What's wrong with my shoulder?

Many websites devote pages offering to provide patients with a diagnosis of their shoulder pain. Such tools are often very simplistic and can be misleading. This is why the pages are always accompanied by disclaimers stating that any diagnosis obtained cannot be relied upon. There is no substitute to obtaining a medical opinion from a doctor with the appropriate skills and experience in diagosing shoulder and elbow pathology. If you require such an opinion please contact the Upper Limb Centre via our contact page to arrange a consultation. We can only offer advice on specific symptoms by face to face consultation. 

At the Upper Limb Centre we have decided to present to you some of the information we use routinely in training medical students at Royal Preston and Chorley District Hospitals. This describes a logical method for assessing a shoulder and will allowing visitors to the website with shoulder symptoms to come to some sensible conclusions with regard to the cause of their symptoms. One of the first questions you would be asked is your age as most shoulder conditions are particularly common in certain age ranges. The following diagram presents some of the most common shoulder pathologies and the ages over which they are most commonly seen. Enter the diagram at the appropriate point for your age and there is a reasonable chance that the cause of your shoulder symptoms will be revealed. The bubbles represent the peak age ranges of each condition and there is considerable further overlap between conditions when all cases are taken into account.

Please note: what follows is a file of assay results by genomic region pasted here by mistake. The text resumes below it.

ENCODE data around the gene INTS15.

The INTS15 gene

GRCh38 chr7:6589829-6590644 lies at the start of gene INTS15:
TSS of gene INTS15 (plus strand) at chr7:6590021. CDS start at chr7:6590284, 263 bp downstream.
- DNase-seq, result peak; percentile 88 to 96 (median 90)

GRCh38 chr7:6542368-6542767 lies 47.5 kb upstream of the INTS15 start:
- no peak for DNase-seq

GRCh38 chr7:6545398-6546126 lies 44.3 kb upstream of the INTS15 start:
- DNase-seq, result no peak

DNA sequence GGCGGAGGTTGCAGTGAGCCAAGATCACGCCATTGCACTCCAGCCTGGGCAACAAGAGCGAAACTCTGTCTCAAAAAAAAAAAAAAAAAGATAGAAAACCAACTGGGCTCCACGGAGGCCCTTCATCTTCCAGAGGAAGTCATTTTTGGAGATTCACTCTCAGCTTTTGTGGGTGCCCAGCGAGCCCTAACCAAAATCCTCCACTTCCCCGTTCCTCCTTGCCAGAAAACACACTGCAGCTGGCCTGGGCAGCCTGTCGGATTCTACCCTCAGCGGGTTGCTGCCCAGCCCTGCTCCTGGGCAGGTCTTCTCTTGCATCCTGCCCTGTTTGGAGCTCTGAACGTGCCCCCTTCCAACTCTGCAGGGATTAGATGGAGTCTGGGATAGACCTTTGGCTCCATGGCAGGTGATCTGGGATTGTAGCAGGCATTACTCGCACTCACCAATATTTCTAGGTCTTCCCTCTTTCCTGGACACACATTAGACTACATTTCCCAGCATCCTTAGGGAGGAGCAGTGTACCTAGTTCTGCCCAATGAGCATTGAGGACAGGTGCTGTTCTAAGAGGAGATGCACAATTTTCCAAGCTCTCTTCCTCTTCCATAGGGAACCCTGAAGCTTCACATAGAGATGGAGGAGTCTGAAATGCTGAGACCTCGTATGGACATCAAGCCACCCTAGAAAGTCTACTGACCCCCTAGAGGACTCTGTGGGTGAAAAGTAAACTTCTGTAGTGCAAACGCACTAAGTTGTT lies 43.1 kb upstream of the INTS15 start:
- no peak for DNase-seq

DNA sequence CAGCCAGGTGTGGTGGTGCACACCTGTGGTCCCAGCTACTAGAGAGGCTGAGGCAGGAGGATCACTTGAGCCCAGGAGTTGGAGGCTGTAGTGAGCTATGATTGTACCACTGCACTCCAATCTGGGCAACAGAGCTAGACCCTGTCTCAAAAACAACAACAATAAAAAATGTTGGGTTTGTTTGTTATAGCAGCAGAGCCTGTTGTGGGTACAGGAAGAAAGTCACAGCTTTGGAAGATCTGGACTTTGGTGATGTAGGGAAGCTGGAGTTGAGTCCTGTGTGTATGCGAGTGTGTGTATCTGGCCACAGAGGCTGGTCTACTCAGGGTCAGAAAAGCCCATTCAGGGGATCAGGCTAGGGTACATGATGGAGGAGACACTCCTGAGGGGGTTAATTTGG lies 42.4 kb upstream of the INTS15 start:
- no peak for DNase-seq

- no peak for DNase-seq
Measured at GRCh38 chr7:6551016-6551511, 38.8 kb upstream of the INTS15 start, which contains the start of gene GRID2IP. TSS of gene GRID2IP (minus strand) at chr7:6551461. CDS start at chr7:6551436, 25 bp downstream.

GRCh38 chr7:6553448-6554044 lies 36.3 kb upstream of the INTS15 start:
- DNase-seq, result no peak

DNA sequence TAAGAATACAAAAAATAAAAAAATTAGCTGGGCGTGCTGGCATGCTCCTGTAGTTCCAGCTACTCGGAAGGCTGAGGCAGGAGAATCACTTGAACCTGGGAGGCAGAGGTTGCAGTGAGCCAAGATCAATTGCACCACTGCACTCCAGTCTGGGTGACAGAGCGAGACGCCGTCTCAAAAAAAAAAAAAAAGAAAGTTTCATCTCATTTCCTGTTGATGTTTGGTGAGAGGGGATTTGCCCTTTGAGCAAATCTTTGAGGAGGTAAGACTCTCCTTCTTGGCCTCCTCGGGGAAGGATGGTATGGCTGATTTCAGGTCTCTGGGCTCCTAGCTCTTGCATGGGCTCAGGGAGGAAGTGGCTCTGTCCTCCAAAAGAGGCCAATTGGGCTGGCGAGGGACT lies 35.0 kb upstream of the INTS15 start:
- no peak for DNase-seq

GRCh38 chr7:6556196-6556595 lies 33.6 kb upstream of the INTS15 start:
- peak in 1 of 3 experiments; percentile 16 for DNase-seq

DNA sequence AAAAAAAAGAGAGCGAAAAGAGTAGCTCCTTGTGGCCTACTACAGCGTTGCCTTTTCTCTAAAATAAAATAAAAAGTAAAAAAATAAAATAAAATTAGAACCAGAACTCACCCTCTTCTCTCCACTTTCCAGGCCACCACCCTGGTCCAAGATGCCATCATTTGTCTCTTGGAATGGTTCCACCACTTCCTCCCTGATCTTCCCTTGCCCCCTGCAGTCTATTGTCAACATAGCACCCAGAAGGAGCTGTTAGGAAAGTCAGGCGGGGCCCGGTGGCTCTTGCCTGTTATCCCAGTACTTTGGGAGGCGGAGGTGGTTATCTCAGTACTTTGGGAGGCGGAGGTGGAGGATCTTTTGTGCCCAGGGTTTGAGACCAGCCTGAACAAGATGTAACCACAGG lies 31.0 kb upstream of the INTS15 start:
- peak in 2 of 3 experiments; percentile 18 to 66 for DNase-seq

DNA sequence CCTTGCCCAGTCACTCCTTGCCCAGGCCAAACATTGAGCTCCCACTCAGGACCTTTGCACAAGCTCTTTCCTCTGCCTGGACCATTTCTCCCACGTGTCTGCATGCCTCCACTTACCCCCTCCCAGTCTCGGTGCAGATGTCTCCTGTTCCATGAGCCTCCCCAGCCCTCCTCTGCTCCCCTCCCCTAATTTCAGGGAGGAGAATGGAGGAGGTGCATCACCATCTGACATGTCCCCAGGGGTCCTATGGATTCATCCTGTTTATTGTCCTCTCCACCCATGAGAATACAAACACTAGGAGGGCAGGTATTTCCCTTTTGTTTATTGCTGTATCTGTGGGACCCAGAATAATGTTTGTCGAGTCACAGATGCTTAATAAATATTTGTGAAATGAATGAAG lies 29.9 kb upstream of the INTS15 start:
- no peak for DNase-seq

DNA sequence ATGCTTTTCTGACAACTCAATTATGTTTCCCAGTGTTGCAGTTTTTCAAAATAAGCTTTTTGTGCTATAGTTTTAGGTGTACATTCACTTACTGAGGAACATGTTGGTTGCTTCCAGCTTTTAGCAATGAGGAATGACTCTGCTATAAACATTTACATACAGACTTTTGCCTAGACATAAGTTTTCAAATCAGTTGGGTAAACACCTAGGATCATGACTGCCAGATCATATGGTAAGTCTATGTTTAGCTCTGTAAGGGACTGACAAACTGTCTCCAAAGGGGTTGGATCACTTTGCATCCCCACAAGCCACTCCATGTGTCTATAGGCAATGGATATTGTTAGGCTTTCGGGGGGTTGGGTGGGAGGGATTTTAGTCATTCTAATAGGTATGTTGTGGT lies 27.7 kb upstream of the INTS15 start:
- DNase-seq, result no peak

shoulder age

With regard to both Frozen Shoulder (adhesive capsulitis) and Calcifying Tendonitis both conditions are seen in a very wide age group but both appear to be commonest at around 40 years old.

The next useful question would normally be did your shoulder symptoms began after an accident or injury? 

Click on the appropriate answer.


                                                                YES                               NO 

© Peter James Hughes 2015